Dozens Vying For San Diego Medical Marijuana Dispensary Permits
Thursday, April 24, 2014
Photo by Susan Murphy
Dozens of people showed up at San Diego City Hall early Thursday morning with piles of paperwork and high hopes of opening a medical marijuana dispensary.
Dozens of people showed up at San Diego City Hall on Thursday morning with piles of paperwork and high hopes of opening a medical marijuana dispensary.
The City Council approved new rules in February allowing up to 36 collectives to operate in city limits —four in each council district.
The law limits dispensary locations to commercial and industrial zones and requires them to be 1,000 feet away from each other, as well as schools, parks, churches and child care facilities.
"I'm taking it upon myself to go out and open a shop," said Mark Fowler, as he sat in the 4th floor waiting area for his number to be called.
Fowler has multiple sclerosis and wants to open a medical marijuana dispensary to serve his own needs as well as others who have health issues. He said he’s already met with several landlords.
"We do have potential spots," said Fowler. "We just want to keep the motion going and we don’t want to get the cart before the horse — you know, obtain the place and then not get the license."
Fowler was among about 60 applicants vying for one of 36 conditional use permits needed to operate a dispensary.
But the application process is complicated, expensive and expected to take six months to a year, said Edith Gutierrez, development project manager with the City of San Diego.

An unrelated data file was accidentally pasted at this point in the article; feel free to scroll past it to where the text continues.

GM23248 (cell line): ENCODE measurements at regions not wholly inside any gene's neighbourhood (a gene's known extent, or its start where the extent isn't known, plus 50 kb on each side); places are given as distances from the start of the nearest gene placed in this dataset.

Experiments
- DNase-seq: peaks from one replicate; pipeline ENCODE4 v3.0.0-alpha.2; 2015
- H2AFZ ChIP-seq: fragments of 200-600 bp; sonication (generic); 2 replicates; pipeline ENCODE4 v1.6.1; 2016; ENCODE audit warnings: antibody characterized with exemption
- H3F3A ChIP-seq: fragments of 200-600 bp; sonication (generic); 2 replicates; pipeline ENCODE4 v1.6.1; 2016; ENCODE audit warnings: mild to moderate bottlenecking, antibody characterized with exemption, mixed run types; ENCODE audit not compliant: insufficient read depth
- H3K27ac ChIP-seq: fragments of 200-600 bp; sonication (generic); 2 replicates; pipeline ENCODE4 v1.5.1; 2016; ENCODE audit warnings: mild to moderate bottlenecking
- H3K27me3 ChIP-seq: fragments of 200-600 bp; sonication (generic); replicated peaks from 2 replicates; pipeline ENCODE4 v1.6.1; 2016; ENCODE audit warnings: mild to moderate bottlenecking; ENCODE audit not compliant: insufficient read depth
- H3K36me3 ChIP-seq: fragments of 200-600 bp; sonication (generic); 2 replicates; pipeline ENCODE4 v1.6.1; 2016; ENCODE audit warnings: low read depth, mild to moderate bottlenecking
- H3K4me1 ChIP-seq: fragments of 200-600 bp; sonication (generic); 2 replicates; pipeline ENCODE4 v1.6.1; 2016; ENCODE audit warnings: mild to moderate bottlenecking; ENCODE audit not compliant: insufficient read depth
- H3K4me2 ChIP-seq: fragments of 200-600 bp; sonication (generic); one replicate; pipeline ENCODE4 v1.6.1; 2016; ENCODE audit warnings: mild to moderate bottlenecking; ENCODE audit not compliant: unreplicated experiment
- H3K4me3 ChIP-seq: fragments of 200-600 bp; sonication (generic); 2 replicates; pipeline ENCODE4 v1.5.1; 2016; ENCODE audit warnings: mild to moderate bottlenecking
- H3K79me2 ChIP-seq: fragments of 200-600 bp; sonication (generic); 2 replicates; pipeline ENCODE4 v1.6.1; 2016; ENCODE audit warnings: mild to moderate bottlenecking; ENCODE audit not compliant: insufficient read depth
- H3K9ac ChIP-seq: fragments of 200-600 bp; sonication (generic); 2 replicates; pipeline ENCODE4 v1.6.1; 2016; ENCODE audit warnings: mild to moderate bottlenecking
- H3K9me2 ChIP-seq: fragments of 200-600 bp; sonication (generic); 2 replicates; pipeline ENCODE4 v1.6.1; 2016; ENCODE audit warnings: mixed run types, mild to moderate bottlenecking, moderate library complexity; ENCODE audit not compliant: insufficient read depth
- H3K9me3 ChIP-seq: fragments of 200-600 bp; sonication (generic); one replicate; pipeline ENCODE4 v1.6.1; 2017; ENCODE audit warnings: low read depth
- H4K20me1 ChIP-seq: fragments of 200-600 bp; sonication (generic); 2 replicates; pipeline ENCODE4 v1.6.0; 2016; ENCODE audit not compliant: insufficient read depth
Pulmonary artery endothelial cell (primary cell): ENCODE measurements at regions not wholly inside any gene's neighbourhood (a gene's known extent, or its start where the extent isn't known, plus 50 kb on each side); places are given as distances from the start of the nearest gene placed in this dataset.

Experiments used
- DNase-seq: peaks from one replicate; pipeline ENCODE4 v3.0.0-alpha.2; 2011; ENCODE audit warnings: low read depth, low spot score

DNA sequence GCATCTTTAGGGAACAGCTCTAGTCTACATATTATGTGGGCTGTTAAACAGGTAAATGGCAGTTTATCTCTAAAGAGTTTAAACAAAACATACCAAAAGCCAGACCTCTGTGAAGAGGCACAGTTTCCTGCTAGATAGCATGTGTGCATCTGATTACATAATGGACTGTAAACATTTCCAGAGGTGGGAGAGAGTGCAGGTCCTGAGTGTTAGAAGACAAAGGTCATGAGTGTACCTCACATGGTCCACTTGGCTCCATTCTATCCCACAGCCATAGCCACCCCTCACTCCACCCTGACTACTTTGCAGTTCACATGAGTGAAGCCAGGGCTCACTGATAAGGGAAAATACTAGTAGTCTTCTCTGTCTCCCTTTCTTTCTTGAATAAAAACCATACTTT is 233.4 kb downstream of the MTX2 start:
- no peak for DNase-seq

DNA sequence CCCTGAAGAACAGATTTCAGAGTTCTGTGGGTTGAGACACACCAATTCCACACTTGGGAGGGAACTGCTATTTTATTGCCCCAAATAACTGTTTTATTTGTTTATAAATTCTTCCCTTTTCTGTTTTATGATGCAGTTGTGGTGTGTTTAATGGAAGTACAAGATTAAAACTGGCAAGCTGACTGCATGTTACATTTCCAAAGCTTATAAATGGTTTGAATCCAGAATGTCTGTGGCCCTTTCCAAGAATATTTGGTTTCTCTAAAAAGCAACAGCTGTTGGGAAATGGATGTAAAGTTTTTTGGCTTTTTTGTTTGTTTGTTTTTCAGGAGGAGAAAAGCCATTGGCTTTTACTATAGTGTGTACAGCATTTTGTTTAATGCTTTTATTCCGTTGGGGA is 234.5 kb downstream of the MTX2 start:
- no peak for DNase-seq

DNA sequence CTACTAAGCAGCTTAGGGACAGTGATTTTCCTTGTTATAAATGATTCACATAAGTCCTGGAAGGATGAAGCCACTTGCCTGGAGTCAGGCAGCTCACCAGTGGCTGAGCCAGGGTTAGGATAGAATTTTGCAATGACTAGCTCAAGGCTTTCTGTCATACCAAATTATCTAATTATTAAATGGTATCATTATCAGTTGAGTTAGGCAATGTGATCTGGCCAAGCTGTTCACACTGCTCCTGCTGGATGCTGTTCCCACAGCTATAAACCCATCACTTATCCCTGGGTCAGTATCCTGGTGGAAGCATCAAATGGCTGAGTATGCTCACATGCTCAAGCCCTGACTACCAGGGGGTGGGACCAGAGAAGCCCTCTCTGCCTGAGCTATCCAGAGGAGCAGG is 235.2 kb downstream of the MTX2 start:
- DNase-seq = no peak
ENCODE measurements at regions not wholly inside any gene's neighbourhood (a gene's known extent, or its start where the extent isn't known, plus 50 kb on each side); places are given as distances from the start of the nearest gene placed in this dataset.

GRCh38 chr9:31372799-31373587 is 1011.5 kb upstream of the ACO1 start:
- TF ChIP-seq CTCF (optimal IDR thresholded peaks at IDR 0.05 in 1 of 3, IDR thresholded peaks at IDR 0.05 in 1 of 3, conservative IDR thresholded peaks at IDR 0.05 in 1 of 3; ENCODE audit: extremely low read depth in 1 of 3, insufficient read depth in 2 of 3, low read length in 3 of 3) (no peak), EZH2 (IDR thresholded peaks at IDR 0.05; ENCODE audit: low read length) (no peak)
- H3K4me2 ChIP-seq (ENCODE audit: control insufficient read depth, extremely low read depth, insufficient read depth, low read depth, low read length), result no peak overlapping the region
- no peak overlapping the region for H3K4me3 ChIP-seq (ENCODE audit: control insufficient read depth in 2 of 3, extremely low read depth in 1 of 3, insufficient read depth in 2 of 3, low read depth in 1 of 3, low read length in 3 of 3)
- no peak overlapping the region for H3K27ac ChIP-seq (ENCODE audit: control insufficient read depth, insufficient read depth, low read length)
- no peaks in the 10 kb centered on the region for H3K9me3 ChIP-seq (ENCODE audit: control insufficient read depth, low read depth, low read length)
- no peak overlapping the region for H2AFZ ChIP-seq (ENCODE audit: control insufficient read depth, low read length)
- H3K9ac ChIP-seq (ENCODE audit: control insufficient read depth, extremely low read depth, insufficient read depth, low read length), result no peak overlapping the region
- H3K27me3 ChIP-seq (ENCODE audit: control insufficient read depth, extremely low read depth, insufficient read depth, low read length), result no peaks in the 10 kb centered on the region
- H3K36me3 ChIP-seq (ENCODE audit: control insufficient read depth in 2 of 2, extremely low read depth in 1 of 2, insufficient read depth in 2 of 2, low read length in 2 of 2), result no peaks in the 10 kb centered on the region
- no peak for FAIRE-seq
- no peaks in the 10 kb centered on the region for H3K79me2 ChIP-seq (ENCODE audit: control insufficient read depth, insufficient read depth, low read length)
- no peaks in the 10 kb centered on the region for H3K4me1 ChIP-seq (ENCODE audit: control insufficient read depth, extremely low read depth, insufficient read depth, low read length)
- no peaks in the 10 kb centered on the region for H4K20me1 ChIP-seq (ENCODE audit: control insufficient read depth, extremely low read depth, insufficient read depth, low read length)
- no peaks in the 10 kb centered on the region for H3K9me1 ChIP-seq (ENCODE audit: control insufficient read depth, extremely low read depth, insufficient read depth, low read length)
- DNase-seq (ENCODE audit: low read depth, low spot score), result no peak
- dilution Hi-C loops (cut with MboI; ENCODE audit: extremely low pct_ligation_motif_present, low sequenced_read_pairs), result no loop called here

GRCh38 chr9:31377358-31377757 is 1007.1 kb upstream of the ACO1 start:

"Today is just step one," said Gutierrez. "Basically, we’re just doing a cursory review. If they have all the required documents, we’re taking the project in."
Step two in the application process is a thorough review of submitted documents. Then begins background checks and public hearings.
"After they get the conditional use permit, they’re going to have to go through a separate process which is a public safety permit," explained Gutierrez.
Eugene Davidovich, co-founder of the Alliance for Responsible Medicinal Access, said he expects only about a dozen to make the mark this year.
"There’s a lot of folks that are going to get bumped away from the process later on because of a lack of paperwork or a lack of completeness," Davidovich said.
Davidovich said he's acting as a consultant for several potential dispensary owners and helping them navigate through the application and hearing process. He said during the months-long application process, city leaders need to advise legitimate medical marijuana patients where they can get their medicine.
"Are they supposed to go to the unlicensed facilities," said Davidovich. "Are they supposed to drive out of town to Los Angeles to the nearest licensed one?"
Until the city starts issuing the conditional-use permits, all collectives in the city are considered illegal.
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